Exploring life, one footstep at a time
Our visit to Verona was only meant as a resting place while travelling from Bologna to ski in the Dolomites. Originally, we had booked only one night in the ‘Fair City’ but after less than 24 hours in Madonna di Campiglio, we quickly changed our plans. We love to ski and including skiing as part of our honeymoon seemed a no-brainer to us. The mountains were close enough that we could have city breaks in some of the beautiful cities in Italy: Florence – Bologna – Verona – Venice, and still fit in 4 days of skiing over a two week period. A week in we realised we’d been a little ambitious.
After a very hectic time planning our wedding, and a week of city sightseeing, we were already exhausted, so a spa weekend would probably have been more suited to our needs at that point. Despite our fatigue, we were excited about the trip and keen to see what Madonna would offer us.
We decided to opt for driving from Verona to the mountains. As first timers driving on mountain roads, and with little experience of driving on the right-hand side of the road, this was, well, terrifying. The roads were icy, steep and narrow, and in our tin can of a car the traction was well… minimal… Needless to say, we won’t be doing that again in a hurry!
Tethers frayed and ready for a stiff drink we arrived. Madonna (or Campiglio as the Italians shorten it to) was less than welcoming. Our whole time in the Italian cities we visited we’d experienced the warmth and friendliness of Northern Italian culture but not in Campiglio. Our first stumbling block was finding somewhere to park the tin can. The hotel seemed to have a side car park that was down a small steep hill; it was big enough for five cars and barely wide enough to reverse out of a space. It was also covered in snow. At that point we didn’t care; anything to get off the tiny village roads. We knew we’d struggle to get out again but at that point it could have been a deep dark hole and we would have settled. We parked, and the driving hell was over. For now.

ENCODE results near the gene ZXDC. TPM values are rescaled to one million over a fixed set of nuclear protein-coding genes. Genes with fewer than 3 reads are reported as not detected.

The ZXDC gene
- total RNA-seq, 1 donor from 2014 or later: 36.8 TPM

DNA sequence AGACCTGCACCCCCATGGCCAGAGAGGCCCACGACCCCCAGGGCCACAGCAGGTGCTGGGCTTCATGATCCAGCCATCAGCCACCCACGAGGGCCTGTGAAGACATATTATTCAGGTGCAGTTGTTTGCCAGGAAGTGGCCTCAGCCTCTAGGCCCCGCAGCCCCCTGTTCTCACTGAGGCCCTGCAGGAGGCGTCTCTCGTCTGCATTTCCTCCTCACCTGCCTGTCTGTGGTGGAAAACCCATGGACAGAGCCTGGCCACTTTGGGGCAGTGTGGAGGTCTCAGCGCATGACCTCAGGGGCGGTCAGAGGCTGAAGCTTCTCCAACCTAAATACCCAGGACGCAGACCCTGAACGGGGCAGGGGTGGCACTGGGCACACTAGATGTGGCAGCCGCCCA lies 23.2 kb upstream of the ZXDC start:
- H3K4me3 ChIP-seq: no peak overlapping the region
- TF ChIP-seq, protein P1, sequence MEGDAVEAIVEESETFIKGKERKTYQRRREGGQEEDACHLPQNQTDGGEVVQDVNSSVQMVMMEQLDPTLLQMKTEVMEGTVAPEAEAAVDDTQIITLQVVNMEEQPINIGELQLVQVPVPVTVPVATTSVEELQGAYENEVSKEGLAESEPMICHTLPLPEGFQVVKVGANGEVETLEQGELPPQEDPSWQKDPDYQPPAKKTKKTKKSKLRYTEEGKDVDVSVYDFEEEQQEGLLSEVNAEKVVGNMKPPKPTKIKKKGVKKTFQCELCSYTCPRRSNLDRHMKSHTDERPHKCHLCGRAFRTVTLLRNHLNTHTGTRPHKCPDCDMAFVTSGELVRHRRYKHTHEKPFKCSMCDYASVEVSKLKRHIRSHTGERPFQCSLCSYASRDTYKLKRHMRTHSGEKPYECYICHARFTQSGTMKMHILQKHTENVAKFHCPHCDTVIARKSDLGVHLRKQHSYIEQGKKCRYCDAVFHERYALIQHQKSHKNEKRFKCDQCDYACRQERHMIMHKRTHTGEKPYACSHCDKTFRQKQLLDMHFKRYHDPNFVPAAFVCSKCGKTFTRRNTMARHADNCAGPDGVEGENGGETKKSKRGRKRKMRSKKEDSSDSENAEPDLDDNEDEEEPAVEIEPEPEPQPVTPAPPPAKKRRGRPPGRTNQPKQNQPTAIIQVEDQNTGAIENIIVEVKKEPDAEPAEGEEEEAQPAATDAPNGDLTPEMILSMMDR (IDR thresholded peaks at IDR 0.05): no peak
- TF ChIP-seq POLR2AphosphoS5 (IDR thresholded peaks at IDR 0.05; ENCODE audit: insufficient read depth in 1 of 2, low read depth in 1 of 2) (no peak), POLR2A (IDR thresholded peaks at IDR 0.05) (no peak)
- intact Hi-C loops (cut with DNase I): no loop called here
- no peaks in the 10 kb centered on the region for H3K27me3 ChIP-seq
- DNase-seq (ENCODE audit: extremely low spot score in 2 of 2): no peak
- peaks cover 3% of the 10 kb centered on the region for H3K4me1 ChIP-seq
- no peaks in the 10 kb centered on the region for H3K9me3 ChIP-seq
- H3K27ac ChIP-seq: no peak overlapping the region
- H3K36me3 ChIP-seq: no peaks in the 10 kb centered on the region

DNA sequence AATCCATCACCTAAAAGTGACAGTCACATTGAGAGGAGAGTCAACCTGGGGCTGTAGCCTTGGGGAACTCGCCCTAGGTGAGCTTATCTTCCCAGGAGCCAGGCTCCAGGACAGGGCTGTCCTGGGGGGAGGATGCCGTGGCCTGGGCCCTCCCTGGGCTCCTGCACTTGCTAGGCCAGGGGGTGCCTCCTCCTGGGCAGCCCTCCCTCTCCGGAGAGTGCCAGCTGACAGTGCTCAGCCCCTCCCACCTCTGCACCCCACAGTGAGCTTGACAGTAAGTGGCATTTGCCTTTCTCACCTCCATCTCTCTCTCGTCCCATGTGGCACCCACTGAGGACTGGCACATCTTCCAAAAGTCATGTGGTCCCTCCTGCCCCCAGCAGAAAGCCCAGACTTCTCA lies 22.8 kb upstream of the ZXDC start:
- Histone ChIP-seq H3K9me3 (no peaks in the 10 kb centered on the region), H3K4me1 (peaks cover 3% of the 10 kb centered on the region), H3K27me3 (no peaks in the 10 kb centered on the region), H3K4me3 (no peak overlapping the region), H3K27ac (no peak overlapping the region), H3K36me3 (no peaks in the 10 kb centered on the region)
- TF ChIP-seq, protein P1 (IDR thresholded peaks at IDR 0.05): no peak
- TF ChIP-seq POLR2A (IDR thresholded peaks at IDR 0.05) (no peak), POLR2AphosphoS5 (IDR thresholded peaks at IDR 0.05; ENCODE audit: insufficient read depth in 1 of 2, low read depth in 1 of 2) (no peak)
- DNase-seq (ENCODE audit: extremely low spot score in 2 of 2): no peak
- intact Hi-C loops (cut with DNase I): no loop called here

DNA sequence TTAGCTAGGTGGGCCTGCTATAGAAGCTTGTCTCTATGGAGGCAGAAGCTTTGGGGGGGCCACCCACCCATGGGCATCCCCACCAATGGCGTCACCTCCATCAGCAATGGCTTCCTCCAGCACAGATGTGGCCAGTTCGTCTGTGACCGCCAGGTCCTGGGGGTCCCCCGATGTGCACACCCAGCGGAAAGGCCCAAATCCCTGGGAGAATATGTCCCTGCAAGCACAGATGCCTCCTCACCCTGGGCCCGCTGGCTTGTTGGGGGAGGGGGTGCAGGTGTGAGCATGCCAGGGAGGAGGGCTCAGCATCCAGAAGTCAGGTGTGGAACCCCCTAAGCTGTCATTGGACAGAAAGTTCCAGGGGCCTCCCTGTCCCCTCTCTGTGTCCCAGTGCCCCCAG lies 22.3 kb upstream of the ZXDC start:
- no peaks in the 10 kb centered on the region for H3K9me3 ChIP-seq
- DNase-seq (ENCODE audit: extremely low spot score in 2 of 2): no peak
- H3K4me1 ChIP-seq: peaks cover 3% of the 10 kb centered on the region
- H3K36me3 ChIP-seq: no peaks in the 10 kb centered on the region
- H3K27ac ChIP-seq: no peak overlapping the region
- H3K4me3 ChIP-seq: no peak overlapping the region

Our hotel owner spoke no English so babbled something in Italian and gave us a thumbs up that where we’d chosen was fine. We stayed at the Zeni hotel and given that we’ve skied many times before, in various different resorts, we knew for the price we paid, and at peak season, not to expect much. We were right.
We went to check in. First thing we wanted was a map. She said ‘no no, no map – all there!’ and pointed down the hill… Ok, so no map, just figure it out for ourselves we thought. We were given a key, told everything we needed to know in Italian and realising we understood nothing, we accepted our lot and decided to get a good nights sleep in preparation for our long awaited venture onto the slopes.
3am the carnage started. The snow ploughs were right outside of our window. We were amazed because it hadn’t snowed in days! For the next hour, we were bombarded with the crashing and banging of snow and the eerie sound of snow chains against the concrete in the pitch of the night. Needless to say, we were both wide awake and berating our decision to make the trip to the Dolomites. Eventually, we fell asleep again but we knew we’d have to put up with the same craziness the following night because we didn’t speak the language to explain the issue and ask to switch rooms. The morning came and again we tried to put the disappointing start to our a ski trip behind us and get on the mountain.